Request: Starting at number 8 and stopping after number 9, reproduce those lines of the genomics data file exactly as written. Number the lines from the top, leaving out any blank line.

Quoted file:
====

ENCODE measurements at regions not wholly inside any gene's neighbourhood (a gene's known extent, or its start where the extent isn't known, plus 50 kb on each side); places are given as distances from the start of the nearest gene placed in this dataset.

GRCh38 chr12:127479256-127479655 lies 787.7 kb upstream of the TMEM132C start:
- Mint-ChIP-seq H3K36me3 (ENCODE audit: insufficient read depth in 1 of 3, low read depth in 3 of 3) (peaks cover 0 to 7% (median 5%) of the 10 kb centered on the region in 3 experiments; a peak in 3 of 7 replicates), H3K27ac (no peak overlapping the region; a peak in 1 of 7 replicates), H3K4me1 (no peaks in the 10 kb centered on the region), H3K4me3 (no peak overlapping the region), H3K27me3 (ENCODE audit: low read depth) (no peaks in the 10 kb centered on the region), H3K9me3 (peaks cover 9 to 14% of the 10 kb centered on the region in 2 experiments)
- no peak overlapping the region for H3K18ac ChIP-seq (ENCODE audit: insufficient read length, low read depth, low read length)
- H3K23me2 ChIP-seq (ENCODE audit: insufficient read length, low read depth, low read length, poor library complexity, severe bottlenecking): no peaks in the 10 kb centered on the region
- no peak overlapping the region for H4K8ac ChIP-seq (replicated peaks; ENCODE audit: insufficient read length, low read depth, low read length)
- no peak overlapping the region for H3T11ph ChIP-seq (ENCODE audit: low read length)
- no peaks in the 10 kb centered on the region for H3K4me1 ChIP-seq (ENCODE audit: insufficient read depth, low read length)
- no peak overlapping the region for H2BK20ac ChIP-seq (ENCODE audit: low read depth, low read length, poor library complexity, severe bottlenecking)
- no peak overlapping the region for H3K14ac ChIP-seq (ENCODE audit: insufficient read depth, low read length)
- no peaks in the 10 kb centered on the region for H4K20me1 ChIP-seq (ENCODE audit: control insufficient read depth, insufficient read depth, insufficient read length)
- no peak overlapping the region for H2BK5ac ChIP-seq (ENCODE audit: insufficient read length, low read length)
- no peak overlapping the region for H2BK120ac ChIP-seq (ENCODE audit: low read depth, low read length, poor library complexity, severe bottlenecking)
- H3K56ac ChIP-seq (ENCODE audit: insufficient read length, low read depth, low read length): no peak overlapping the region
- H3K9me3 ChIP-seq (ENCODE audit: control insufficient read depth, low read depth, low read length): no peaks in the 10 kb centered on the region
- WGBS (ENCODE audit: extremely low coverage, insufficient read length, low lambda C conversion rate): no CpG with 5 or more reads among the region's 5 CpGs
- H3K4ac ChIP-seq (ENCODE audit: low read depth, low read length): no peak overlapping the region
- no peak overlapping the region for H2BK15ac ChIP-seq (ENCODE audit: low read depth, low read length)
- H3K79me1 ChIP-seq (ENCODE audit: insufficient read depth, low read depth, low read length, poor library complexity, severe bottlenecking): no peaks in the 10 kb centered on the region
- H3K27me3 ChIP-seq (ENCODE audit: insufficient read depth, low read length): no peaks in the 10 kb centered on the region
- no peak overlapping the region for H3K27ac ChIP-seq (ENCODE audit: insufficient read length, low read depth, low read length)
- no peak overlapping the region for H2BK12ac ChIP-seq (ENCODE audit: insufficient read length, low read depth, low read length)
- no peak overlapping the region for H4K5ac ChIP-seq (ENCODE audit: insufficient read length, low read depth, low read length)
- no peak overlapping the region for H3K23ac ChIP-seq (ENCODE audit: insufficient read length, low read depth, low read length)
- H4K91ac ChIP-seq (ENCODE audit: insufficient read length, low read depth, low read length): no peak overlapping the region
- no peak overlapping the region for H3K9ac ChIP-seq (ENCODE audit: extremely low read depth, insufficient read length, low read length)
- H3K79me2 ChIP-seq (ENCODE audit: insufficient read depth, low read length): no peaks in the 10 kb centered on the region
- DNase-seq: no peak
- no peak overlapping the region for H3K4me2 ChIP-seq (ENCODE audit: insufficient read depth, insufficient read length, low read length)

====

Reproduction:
- no peaks in the 10 kb centered on the region for H3K4me1 ChIP-seq (ENCODE audit: insufficient read depth, low read length)
- no peak overlapping the region for H2BK20ac ChIP-seq (ENCODE audit: low read depth, low read length, poor library complexity, severe bottlenecking)